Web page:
Some days you may feel like asking yourself, “Why did I have kids, again?” Sure, you love your kids, but they can certainly try your patience — and drain your wallet. Once your teenager starts driving, money can disappear out of your bank account like planets sucked down a black hole. If Junior gets a traffic ticket, you’ll find yourself in a whole new universe of “How’d I get this poor?” So, is it worth paying a lawyer to fix it? Does your teenager really need a lawyer for a traffic ticket? To answer that, you need to understand how the laws for teenage drivers work.

Learner’s Permits

When your little darlings reach the age of 15 years and nine months, they can apply for a learner’s permit in the state of Maryland. Anyone under the age of 16 needs to submit a Learner’s Permit School Attendance Certification form with their application. Teens must pass both a written driver’s test and a vision test to be granted a learner’s permit. Hanging onto that permit, though, can be a challenge for some new drivers.

Teens with a learner’s permit can only drive when accompanied by a licensed driver who is at least 21 years of age with three or more years of driving experience sitting in the front seat. This puts a serious crimp on your teenage driver’s plans to hang out with friends on a Friday night. If he’s caught by the cops driving without that licensed driver up front, say “good-bye, learner’s permit” and “hello, expensive traffic ticket.”

Provisional Licenses

If Junior can hang on to that permit for nine months without messing up, he can work on getting a provisional license. This requires at least 60 hours of certified practice driving (10 of it at night), keeping a practice driving skills log for the Motor Vehicle Administration, and completing a driver’s education course.

Provisional licenses have quite a few restrictions attached: No driving between five a.m. and midnight except for employment, school activities, volunteer programs or athletic events. No passengers under the age of 18, except family members or household relatives. Both these restrictions are lifted if the teen is accompanied by a licensed driver age 21 or older with three years of driving experience.

Full License

Your teen must manage not to acquire any driving convictions for 18 consecutive months before he can qualify for a full, non-provisional driver’s license. The problem is, things like not using a cell phone—hands-free or hand-held—or making sure everybody in the car is wearing a seat belt—another rule for teen drivers—are difficult for a young person to comply with. That’s one reason why so many teenage drivers end up getting tickets. That, and their penchant for driving at warp speed.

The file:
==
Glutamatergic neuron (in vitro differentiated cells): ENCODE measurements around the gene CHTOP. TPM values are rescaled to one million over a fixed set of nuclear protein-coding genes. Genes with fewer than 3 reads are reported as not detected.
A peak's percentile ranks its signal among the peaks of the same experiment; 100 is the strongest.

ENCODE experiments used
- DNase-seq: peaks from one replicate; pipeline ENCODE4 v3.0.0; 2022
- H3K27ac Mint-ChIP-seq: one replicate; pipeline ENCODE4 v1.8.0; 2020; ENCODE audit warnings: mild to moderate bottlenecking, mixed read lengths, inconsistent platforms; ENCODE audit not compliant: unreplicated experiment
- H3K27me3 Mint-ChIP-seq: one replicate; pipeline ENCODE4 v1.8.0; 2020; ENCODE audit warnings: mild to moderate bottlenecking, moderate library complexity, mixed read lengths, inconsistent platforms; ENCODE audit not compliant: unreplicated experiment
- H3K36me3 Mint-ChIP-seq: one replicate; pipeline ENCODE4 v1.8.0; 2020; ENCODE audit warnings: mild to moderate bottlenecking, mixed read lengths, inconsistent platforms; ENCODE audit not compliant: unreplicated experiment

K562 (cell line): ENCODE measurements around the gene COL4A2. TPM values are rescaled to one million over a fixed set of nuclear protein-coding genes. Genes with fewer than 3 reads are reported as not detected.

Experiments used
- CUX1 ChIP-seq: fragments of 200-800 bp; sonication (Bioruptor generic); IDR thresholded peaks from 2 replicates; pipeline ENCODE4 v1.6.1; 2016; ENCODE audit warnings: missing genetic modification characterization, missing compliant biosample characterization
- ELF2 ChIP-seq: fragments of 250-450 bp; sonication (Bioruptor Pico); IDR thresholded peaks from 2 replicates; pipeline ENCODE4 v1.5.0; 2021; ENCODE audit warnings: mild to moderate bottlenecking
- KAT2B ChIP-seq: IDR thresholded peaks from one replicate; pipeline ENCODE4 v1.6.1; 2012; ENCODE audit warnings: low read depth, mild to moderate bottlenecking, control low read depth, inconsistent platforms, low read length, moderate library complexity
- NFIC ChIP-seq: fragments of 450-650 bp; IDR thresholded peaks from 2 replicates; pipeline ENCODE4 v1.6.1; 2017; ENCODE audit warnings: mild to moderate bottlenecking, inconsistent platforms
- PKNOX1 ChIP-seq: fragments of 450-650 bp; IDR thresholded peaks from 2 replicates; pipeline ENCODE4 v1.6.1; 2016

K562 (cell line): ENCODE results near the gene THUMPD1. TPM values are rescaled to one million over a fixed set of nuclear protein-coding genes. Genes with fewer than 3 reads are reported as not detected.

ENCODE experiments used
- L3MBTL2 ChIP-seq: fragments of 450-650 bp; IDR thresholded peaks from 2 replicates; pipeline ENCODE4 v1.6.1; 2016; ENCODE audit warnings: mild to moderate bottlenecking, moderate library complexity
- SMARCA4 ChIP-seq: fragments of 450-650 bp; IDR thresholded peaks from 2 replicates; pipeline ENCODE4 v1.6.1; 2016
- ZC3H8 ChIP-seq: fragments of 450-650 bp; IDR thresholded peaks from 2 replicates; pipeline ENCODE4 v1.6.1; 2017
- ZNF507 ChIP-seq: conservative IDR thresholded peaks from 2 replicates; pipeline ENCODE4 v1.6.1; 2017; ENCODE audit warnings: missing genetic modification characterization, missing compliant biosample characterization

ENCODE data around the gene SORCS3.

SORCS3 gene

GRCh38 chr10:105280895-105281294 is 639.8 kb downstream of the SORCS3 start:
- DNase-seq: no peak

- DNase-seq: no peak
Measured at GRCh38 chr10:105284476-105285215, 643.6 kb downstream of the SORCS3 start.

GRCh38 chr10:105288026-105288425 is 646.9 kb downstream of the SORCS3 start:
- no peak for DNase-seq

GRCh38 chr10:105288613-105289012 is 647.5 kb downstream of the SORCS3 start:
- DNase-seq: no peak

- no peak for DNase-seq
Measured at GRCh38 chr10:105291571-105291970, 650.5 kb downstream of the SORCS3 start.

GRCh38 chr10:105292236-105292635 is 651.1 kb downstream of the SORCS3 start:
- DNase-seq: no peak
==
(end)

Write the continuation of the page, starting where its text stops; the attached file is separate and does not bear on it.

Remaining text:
What To Do When There’s a Ticket

You’re used to your teenager costing you money you never anticipated. So, you’ll just pay the ticket for Junior and make sure he spends the entire summer mowing the lawn every Saturday, right? Wrong. Not unless you like paying hundreds of dollars in fines and way more in auto insurance than you ever dreamed. And if your kid loses the provisional license, will that mean you spend time ferrying him back and forth to school, extracurricular activities, work, or Star Wars conventions? You thought you had little enough time to yourself before; now you’ve set the child-rearing time-line back several years. An experienced attorney has a good chance of getting a ticket dropped, or at least arranging a plea agreement for a reduced charge.

There’s no question that this is a hard one for a parent. You want to show some tough love by making your teenager face up to his responsibilities. But it takes very little for a teenager to lose the severely restricted driving privileges he has. Hiring an attorney increases the odds that your teenage driver can keep driving, you can keep from paying court fines and extra insurance premiums, and you both can spend your time doing what really matters—like binge-watching reruns of Battlestar Galactica.